Keep up the good work!

#2 Sebastiaan West 2017-02-15 20:15
Hey Zach,

Thanks so much for your feedback! I definitely found all of it very helpful, and after having applied it, the theme sounds much better. To answer your question, yes, I am a pianist, for sure and absolute positive. I picked the style of this piece after some of Chopin's mazurkas my dad played when we were practicing similar music many years ago.

I applied all of your suggestions, and it definitely improved the piece. The buildup from mm. 8-9 has improved worlds from what it was, and now mm. 9-10 really do herald the turnaround of the melody. I changed up the tritone in mm. 13, so that it's much less noticeable and only in the left-hand block chord. I didn't walk up the F in the bass because I wasn't sure how to do it (I know that my hand wouldn't be able to play that and the right-hand chord), but will definitely use it in one of my variations.

I modified the chord in mm. 12, so that the Eb is no longer the top note of the chord and the voicing would bring out the Bb. Now there's an ascent in the left-hand chords in mm.12-14 to accompany the walk-up of the left-hand bassline.

I've got some ideas for the variations. I play a lot of Bach next to a lot of 20th-century composers, so I'd like to do one variation that takes after Bach (using lots of counterpoint and different voices; a fugue) and one part that has some Bartòk/Prokofie v/Stravinsky in it, utilizing some more atonal and blunt styles, rather than what I've been doing so far. I'd like to do a jazzy movement (I'm also an avid jazz musician), and one that sounds more modern.

Again, thanks so much for the feedback, and I look forward to learning more from you in the future!


Sebastiaan West
#1 Zachary Sheets 2017-02-11 15:26
Dear Sebastiaan,

Hi! My name is Zach Sheets, and I'll be working with you as your mentor for this theme and variations project. Thanks for posting your first draft! There is a lot of very impressive work here, and you clearly have a strong background in harmony and are familiar with Chopin's music. Are you a pianist yourself?

There's a lot about this that's working very well, so I'm not going to say too much for now. However, I have three small suggestions.

First, I'm not sure I'm quite convinced by a literal repeat of the same rhythm in bars 1-2, 5-6, and 9-10. Bar 11 is obviously the tipping point that signals we're headed to the end of the melody, but hearing the same rhythm (in RH and LH) a third time lets me down just a bit. Even something as simple as an Eb-F-Eb on the downbeat of 10 (in that quarter-eighth triplet rhythm, maybe?) would do the trick, I think—just signal in some small way by then that the phrase is moving and blooming into its final phase and I think it'll be very satisfying.

Second, I'm not sure about that tritone on the downbeat in 13. Tritones are beautiful, expressive dissonances, but something about this one isn't convincing to me, especially if trying to have a flavor Chopin. If you zoom out a little bit, you're going from unison Eb's on the downbeat of 12 to D/Ab on the downbeat of 13, and something about that is a little too brusque or naked, I think. What about F on the downbeat of 13, instead of D, and put the D as the top note of the quarter notes on beat 2-3 (instead of F)? So, ii°'6/5 rather than ii°. That's especially nice, I think, since you have the ascending motion in the bass through those bars (Eb-F-G). Then you could even be really crafty—either here or in one of the variations—and walk that F in the bass up to F# on your way to G. That's a very natural way to produce what's called a French Augmented 6th chord (Ab-C-D-F#), which you may have already studied in class (and, if not, you will soon).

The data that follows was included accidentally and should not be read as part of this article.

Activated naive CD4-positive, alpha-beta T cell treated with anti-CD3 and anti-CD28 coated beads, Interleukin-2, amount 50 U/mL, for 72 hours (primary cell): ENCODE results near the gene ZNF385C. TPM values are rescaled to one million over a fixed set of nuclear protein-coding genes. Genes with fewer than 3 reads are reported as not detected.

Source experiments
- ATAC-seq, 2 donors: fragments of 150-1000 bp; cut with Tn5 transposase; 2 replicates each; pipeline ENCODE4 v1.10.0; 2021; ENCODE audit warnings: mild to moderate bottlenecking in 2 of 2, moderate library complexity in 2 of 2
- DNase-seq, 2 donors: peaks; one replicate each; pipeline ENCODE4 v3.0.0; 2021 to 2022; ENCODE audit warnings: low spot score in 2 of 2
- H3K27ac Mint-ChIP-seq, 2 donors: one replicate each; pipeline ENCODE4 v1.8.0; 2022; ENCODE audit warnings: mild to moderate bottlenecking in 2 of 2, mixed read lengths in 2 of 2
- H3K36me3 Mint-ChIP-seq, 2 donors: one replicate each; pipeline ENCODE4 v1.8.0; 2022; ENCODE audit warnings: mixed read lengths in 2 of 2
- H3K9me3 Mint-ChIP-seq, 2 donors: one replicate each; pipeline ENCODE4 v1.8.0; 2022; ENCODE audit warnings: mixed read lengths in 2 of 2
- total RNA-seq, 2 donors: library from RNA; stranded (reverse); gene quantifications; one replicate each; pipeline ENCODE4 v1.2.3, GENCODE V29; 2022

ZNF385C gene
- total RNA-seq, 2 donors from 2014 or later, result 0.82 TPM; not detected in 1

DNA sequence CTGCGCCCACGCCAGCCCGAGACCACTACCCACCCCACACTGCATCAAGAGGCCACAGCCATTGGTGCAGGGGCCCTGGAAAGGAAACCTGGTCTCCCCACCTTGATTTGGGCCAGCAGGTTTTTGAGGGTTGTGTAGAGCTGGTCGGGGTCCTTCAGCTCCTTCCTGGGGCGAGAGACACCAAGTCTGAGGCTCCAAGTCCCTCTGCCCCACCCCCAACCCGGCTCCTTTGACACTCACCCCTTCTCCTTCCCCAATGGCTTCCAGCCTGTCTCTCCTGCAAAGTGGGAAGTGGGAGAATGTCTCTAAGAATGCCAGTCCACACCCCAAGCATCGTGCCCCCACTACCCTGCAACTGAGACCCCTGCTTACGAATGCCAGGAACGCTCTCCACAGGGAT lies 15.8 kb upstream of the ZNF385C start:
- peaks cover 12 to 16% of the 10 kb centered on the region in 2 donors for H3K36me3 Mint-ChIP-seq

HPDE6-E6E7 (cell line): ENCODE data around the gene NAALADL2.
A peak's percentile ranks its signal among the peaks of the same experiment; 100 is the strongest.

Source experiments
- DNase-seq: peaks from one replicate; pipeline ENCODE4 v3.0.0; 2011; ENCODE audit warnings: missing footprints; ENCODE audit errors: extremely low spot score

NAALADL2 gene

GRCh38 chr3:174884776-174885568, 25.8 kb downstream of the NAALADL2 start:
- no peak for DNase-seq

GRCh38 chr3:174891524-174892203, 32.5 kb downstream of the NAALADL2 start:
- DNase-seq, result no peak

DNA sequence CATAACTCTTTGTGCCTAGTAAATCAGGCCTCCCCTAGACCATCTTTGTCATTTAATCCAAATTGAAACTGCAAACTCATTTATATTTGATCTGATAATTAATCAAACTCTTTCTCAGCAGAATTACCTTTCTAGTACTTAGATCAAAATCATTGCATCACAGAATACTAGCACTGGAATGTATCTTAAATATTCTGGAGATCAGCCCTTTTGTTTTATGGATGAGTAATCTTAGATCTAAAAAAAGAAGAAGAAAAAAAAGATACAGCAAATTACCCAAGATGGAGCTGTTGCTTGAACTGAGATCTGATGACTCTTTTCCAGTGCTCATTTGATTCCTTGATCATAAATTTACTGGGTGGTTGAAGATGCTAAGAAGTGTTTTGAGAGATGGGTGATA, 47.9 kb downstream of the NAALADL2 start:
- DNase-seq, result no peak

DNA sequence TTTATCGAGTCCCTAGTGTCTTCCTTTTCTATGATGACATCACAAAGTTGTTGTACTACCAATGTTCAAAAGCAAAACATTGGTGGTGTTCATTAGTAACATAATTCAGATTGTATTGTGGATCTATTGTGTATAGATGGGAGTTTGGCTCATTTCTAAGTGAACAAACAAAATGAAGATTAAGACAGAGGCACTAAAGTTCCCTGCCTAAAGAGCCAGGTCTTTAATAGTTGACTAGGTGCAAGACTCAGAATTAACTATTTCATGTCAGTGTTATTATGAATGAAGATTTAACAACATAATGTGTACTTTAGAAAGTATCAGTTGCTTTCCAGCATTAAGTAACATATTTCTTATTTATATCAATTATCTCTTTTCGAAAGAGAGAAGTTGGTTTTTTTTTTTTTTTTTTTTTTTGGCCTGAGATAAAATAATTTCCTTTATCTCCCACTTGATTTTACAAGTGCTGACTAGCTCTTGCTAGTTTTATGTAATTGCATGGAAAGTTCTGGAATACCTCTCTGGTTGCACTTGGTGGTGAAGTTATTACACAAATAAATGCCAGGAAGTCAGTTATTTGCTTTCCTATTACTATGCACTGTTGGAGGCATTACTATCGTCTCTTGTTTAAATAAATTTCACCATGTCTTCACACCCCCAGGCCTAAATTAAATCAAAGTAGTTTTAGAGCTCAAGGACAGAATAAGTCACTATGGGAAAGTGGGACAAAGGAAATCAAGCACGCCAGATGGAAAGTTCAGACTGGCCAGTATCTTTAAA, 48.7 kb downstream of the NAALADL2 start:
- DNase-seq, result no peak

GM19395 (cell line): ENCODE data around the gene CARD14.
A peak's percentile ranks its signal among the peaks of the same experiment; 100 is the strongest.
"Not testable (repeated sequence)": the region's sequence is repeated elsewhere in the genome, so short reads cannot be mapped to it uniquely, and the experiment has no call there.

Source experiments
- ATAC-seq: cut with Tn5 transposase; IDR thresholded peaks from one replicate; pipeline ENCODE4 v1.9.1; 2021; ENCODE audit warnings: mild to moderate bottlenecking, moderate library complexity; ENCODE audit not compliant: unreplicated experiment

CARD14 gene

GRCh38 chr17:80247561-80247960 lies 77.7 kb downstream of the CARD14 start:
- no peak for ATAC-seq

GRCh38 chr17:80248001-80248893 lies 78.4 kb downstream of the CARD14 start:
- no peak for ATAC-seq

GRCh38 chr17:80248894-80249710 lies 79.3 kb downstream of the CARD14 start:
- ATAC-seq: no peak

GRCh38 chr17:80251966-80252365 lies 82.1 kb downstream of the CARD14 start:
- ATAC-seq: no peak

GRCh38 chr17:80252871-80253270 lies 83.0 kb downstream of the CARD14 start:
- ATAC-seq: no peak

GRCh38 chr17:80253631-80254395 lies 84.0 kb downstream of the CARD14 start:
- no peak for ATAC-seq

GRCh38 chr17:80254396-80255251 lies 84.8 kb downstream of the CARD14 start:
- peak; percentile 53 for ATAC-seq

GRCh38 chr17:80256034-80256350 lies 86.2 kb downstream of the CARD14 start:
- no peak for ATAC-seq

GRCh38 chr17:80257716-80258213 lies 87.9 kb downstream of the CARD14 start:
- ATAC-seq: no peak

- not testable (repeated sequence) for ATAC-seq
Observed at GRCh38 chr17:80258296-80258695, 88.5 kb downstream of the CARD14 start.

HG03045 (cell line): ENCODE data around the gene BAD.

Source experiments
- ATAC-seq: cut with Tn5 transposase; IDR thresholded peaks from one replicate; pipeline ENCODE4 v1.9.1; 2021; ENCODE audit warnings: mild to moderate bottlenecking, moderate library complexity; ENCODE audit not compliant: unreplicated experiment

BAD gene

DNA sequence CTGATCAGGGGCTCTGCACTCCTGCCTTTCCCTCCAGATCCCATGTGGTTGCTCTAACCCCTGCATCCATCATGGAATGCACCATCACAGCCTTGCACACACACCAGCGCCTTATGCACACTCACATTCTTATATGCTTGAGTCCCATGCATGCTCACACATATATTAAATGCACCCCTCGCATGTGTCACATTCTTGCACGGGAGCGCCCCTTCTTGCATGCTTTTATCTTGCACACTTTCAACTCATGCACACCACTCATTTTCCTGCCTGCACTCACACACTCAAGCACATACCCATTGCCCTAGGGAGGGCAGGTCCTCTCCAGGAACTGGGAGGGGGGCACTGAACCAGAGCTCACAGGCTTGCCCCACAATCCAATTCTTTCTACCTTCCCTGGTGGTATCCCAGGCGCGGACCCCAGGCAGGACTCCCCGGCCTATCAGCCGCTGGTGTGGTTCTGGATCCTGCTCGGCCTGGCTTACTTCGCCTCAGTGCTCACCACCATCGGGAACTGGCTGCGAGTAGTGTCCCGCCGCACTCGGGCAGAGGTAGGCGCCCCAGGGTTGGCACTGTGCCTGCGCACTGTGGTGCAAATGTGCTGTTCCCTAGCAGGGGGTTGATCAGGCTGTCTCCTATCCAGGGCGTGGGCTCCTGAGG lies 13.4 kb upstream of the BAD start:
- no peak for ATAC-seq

Third thought: Bar 8 feels like the energy sags just a bit, at the turnaround to the second half of the theme's architecture. Maybe you want it to relax here, but if you wanted to lead the line forward, instead, it would be very easy to turn Eb into E natural on beat 3 of 8, and lead us to F that way. Whether or not you add a C on the bottom is up to you (I probably wouldn't), but it still implies a progression of III - V7/iv - iv, which is very common in this style. Maybe you already thought of this and are saving it for a variation.

Oh, one more tiny thing—remember that the Eb in the accompaniment pattern in the LH in 12 is the same Eb as the melody in the RH. Even with a very subtle tactful voicing by the pianist, it may sound like the melody in 12 has 3 Eb's in it.

Great, Sebastiaan—This is really fine work. Keep it up! Looking forward to seeing what you make of my suggestions, and of your next variation. Do you have any ideas or plans for the arc of the whole set? Having an overall plan for them might help you make some decisions about each one as you go...

Happy composing,